Movie review: 'Jack the Giant Slayer'

The Fresno BeeFebruary 28, 2013 

"Jack the Giant Slayer" -- the latest film foray into giving classic fairytales a modern look -- combines a likable hero with a fun story and flashy special effects to make the movie fee fi fo fun.

This isn't the typical story of a young farm boy who plants magic beans and climbs the vines to steal a golden harp from a slow-moving giant. In this version, from screen writers Darren Lemke, Christopher McQuarrie and Dan Studney, Jack (Nicholas Hoult) accidentally creates the sky-high vine and in the process puts Princess Isabelle (Eleanor Tomlinson) in danger. Jack joins members of the King's army -- led by the chivalrous Elmont (Ewan McGregor) -- who climb the vines to take on more giants than you will find in San Francisco.

These giants are a snot-eating, foul-smelling, dim-witted lot until they come under the magical spell of the conniving Roderick (Stanley Tucci), who ignites a war.

Typical fairytale elements are given nice tweaks, such as having the princess be less of a damsel in distress and more of an equal to her heroic saviors. There is a slight comical touch to the king -- played with a great royal tough by Ian McShane. But in the end, he's less of the comic relief and just as much a hero.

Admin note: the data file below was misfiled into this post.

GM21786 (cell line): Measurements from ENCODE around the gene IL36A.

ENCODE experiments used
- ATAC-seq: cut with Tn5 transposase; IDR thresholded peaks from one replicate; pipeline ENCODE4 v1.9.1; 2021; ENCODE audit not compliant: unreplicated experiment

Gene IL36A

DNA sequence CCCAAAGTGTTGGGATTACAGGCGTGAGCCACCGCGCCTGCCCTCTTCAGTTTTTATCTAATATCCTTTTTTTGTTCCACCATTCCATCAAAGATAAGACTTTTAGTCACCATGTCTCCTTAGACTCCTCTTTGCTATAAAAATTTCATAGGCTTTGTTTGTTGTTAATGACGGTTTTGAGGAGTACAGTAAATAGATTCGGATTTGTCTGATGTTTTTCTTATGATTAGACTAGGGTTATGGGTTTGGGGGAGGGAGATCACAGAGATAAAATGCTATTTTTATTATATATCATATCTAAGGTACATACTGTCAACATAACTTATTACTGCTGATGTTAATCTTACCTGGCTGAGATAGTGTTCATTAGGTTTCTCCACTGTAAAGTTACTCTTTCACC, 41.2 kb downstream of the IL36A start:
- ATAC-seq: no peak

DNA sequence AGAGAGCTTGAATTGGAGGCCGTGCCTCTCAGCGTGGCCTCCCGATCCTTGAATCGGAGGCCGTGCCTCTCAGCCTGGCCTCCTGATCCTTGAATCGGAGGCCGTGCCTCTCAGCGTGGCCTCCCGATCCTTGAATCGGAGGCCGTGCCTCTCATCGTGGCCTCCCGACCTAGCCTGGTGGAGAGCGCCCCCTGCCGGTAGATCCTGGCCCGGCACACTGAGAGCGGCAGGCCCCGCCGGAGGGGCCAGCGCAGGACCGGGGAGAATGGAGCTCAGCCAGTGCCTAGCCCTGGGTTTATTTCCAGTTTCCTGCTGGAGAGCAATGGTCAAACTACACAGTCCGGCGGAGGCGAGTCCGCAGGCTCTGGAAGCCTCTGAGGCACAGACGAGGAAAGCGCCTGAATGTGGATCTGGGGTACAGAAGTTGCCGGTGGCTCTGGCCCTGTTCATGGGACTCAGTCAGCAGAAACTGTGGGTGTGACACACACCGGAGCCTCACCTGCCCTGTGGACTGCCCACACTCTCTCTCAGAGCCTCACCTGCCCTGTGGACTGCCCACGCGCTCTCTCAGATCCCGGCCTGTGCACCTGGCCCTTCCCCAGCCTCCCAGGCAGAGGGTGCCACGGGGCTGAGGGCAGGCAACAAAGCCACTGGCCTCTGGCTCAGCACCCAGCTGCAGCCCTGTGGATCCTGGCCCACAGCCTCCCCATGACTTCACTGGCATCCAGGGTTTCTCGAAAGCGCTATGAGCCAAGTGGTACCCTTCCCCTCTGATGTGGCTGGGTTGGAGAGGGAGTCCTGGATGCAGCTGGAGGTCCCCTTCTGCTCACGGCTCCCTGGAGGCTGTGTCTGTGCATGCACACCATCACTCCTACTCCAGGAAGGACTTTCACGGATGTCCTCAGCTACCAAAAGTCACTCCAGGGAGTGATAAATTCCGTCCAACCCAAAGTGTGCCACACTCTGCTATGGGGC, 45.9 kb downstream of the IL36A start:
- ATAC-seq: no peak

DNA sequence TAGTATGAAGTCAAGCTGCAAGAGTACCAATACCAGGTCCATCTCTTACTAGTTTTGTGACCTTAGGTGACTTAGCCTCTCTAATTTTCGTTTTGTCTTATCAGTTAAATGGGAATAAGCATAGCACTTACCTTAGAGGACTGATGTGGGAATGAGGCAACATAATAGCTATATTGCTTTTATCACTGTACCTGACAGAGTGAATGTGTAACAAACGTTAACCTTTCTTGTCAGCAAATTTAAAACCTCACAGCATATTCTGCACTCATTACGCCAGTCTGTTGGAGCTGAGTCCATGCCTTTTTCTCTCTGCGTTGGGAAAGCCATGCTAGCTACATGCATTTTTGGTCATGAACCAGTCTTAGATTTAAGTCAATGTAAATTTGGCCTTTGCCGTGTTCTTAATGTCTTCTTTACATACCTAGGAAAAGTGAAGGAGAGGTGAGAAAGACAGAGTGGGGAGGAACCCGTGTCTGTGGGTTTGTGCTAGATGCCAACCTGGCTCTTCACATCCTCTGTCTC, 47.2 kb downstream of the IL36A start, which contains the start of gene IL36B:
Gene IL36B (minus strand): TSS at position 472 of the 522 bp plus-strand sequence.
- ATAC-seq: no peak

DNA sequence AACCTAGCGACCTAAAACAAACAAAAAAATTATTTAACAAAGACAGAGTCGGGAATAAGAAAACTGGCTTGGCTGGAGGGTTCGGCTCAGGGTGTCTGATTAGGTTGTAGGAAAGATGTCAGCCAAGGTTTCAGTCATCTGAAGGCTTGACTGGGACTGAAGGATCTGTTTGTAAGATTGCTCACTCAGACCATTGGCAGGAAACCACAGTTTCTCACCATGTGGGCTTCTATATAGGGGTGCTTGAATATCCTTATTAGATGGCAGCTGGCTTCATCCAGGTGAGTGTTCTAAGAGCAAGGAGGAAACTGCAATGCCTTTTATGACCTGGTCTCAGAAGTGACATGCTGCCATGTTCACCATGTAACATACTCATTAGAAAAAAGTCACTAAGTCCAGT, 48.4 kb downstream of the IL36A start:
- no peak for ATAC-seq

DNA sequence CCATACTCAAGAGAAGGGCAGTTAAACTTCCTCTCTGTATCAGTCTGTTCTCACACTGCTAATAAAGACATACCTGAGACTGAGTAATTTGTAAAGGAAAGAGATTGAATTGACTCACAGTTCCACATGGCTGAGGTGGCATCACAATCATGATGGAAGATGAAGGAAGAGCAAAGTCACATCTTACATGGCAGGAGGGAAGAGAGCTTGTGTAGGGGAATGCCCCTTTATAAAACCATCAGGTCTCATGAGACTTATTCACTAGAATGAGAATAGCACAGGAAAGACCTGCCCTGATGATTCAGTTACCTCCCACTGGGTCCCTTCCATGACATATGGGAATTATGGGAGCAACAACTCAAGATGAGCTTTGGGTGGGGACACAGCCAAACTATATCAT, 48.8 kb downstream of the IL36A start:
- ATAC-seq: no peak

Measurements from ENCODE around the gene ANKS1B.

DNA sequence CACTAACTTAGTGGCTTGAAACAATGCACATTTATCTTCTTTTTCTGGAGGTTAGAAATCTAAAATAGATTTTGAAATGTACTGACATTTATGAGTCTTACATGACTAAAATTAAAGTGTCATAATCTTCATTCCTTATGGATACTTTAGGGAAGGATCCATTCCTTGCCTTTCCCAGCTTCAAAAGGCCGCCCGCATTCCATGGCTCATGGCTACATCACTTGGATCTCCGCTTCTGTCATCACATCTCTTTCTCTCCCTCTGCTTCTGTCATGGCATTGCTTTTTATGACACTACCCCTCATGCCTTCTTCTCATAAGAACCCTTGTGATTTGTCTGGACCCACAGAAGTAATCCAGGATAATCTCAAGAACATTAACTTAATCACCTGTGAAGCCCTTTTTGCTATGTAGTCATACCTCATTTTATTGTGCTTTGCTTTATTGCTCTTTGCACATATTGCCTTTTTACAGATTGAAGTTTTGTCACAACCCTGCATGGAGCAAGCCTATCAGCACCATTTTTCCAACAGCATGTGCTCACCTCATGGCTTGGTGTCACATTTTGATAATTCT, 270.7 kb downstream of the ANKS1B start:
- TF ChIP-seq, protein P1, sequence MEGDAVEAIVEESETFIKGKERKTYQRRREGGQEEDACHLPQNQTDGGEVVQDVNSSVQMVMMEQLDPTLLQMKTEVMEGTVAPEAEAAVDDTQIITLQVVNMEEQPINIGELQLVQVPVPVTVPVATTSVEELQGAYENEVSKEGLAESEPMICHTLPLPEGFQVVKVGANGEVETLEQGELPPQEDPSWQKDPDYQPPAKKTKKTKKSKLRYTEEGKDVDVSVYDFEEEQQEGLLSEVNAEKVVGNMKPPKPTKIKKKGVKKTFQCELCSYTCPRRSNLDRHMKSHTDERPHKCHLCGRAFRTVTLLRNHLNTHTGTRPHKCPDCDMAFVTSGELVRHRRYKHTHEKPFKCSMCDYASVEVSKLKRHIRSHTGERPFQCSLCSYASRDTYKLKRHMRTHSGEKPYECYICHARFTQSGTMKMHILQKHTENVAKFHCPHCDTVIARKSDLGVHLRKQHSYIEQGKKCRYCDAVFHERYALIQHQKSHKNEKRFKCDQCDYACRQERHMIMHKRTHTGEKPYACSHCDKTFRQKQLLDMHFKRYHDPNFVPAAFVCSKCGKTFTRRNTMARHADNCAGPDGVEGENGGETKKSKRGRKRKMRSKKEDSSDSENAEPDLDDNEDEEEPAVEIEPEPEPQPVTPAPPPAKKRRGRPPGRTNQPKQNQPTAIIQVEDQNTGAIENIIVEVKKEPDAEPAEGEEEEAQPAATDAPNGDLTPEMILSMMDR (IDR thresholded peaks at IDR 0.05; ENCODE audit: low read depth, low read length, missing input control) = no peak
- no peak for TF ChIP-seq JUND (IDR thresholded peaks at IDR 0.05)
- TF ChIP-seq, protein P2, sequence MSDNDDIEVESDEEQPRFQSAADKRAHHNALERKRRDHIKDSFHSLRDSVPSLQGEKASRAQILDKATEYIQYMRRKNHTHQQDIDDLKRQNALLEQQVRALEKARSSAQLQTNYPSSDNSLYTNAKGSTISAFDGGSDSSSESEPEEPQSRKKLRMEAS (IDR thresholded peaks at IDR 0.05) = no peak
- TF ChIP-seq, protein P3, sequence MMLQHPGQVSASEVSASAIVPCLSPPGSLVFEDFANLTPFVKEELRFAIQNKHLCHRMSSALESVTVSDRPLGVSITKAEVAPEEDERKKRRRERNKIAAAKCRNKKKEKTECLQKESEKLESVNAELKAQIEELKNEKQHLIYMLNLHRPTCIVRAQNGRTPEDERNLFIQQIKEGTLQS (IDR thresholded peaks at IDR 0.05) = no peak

Every good fairytale needs a hero, and Hoult fills that bill with a youthful enthusiasm and natural charm. Hoult's been working in fantasy films lately, with this offering and "Warm Bodies," but if he ever decides to concentrate on pure romantic comedies, the young British actor could easily fill the void left when Hugh Grant aged out of those roles.

Hoult's performance is that much more impressive considering this is a movie driven by huge special effects. It would have been easy to get overshadowed, but he has a large enough presence on screen to prevent that from happening.

Director Bryan Singer -- no stranger to action films having helmed "Superman Returns" and "X-Men" -- ramps up the action, especially in the final battle where, despite the medieval nature of the weapons, the fight is as explosive as any modern-age donnybrook. He excels in the use of 3D technology, giving a true sense of how big the giants are when they are look down upon their smaller opponents.

The combination of the strong special effects and solid acting translates to "Jack the Giant Slayer" accomplishing one titanic feat -- it's huge fun to watch. One word of warning: the giants' taste for human blood may scare young moviegoers.

Movie review

"Jack the Giant Slayer," rated PG-13 for violence and scary images. Stars Nicholas Hoult, Eleanor Tomlinson, Ewan McGregor, Ian McShane, Stanley Tucci. Directed by Bryan Singer. Running time: 1 hour, 55 minutes. Grade: B Theaters and times for this movie | Other movie reviews

TV and movie critic Rick Bentley can be reached at (559) 441-6355, or @RickBentley1 on Twitter. Read his blog at

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